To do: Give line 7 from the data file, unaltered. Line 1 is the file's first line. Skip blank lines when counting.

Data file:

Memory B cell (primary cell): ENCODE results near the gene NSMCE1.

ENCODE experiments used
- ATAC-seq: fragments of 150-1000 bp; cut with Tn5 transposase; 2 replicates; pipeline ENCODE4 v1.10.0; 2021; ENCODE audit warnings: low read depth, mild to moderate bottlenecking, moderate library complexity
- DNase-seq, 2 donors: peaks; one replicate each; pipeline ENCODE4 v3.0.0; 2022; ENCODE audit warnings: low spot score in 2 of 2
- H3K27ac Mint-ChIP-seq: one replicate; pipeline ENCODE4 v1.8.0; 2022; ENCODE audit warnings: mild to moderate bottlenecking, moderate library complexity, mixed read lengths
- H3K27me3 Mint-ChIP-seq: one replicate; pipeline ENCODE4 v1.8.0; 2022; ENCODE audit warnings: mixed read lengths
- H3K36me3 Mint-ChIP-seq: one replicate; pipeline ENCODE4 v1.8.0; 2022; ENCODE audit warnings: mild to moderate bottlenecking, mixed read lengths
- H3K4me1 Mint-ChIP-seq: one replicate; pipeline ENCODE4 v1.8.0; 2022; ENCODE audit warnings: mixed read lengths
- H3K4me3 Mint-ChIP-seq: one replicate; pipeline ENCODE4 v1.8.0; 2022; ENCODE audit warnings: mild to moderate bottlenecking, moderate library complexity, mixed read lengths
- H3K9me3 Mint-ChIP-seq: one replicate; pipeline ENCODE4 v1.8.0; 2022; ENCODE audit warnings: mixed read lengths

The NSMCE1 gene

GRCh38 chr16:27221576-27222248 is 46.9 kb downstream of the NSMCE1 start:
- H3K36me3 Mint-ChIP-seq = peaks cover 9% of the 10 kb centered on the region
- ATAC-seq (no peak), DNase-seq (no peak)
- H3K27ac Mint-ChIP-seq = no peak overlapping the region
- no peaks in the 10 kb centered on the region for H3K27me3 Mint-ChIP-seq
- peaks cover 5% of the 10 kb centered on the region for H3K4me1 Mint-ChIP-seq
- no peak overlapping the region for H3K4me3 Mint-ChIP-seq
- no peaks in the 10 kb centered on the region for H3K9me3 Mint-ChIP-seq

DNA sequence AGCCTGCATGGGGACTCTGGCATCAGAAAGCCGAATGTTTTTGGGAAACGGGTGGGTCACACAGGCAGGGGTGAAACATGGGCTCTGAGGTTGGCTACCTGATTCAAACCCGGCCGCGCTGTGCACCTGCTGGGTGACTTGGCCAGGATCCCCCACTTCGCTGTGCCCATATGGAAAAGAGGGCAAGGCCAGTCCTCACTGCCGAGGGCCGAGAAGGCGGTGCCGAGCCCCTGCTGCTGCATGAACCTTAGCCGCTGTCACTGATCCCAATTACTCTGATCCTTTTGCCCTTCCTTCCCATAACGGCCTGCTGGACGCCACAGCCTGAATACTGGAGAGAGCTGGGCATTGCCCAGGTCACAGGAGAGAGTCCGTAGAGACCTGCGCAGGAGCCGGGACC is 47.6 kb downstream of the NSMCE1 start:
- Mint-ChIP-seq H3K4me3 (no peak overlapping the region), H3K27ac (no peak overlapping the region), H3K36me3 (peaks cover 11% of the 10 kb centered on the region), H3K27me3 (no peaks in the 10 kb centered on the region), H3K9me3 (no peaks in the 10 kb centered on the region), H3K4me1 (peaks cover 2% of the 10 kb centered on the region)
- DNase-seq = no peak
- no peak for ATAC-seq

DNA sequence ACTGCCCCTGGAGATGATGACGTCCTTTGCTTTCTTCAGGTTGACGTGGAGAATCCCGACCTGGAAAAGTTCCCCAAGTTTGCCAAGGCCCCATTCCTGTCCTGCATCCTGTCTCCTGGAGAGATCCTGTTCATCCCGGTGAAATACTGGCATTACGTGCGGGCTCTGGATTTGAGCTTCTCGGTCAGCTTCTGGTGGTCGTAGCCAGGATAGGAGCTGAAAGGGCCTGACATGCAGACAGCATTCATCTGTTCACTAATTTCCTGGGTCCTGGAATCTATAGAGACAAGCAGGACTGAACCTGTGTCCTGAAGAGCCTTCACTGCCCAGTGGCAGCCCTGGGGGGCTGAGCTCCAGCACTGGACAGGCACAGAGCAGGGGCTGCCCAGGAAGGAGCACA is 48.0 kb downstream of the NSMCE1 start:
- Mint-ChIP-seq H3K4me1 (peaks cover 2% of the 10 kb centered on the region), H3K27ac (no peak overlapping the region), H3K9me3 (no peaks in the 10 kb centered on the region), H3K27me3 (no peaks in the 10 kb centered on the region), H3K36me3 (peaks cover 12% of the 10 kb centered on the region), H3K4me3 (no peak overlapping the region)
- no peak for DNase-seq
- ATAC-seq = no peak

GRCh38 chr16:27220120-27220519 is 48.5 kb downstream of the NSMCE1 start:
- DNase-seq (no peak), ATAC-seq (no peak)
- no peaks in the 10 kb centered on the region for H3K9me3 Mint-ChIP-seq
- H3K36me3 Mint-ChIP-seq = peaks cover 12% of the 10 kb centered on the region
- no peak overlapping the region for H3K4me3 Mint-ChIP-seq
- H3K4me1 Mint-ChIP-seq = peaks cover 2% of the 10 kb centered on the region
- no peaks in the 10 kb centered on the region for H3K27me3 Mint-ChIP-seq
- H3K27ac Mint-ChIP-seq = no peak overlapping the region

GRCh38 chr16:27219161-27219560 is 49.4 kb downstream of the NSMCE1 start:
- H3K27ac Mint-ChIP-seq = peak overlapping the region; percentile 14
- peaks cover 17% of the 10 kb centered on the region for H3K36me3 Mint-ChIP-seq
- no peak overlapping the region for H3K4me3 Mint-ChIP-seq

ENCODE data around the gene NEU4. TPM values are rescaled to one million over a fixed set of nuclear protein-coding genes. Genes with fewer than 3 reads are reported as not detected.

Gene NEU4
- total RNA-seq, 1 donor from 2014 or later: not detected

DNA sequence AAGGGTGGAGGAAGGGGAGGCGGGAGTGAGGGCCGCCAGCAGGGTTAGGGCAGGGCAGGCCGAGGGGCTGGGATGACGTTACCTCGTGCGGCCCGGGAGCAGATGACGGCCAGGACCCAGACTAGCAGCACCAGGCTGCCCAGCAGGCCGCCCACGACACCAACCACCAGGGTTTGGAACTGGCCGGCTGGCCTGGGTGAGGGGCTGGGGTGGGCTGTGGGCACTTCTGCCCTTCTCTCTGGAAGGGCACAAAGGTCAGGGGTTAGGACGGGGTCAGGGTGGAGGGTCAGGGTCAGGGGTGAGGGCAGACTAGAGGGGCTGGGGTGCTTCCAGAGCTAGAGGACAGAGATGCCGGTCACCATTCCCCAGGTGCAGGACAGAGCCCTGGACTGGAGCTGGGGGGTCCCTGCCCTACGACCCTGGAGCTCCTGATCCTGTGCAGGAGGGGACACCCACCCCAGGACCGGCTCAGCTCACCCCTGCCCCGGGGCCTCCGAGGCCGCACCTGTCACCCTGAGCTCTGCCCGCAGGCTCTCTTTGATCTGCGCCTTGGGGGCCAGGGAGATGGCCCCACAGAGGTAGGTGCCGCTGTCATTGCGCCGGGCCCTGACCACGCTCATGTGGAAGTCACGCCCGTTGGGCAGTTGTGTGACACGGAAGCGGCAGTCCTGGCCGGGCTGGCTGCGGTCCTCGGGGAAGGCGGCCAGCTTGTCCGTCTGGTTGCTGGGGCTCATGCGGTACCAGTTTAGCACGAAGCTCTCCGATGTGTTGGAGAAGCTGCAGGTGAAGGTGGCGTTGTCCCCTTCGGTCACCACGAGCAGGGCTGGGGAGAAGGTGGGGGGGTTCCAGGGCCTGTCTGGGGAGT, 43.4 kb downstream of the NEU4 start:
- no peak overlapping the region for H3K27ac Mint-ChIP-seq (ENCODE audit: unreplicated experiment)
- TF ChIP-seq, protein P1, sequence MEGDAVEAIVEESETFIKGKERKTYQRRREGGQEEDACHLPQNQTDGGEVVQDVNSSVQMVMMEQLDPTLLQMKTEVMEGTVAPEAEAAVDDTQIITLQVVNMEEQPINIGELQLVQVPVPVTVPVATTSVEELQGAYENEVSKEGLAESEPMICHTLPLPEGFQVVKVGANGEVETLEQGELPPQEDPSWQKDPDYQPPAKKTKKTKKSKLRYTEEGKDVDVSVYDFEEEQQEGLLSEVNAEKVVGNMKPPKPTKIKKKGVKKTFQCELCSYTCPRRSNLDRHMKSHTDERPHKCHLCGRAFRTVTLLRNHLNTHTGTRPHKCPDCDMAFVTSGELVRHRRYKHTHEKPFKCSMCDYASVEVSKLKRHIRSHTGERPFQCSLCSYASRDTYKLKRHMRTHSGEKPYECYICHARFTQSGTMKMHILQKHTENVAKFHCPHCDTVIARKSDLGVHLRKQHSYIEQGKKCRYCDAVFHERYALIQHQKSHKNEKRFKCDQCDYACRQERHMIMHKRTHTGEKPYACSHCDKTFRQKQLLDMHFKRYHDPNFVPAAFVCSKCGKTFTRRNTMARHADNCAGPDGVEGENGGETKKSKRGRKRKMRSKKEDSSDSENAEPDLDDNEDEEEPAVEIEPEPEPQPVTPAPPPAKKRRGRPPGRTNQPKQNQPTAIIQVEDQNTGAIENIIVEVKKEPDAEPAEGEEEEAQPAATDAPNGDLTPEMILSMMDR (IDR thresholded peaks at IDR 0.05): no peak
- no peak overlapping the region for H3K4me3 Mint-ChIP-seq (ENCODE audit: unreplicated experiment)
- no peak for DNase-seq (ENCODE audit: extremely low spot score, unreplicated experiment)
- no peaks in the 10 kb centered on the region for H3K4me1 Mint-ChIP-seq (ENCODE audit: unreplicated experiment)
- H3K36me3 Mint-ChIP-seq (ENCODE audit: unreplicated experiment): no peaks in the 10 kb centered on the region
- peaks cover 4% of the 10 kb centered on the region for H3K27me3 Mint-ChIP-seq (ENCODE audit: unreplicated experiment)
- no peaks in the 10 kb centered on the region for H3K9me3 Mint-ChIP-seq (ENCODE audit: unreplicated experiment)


- H3K36me3 Mint-ChIP-seq: one replicate; pipeline ENCODE4 v1.8.0; 2022; ENCODE audit warnings: mild to moderate bottlenecking, mixed read lengths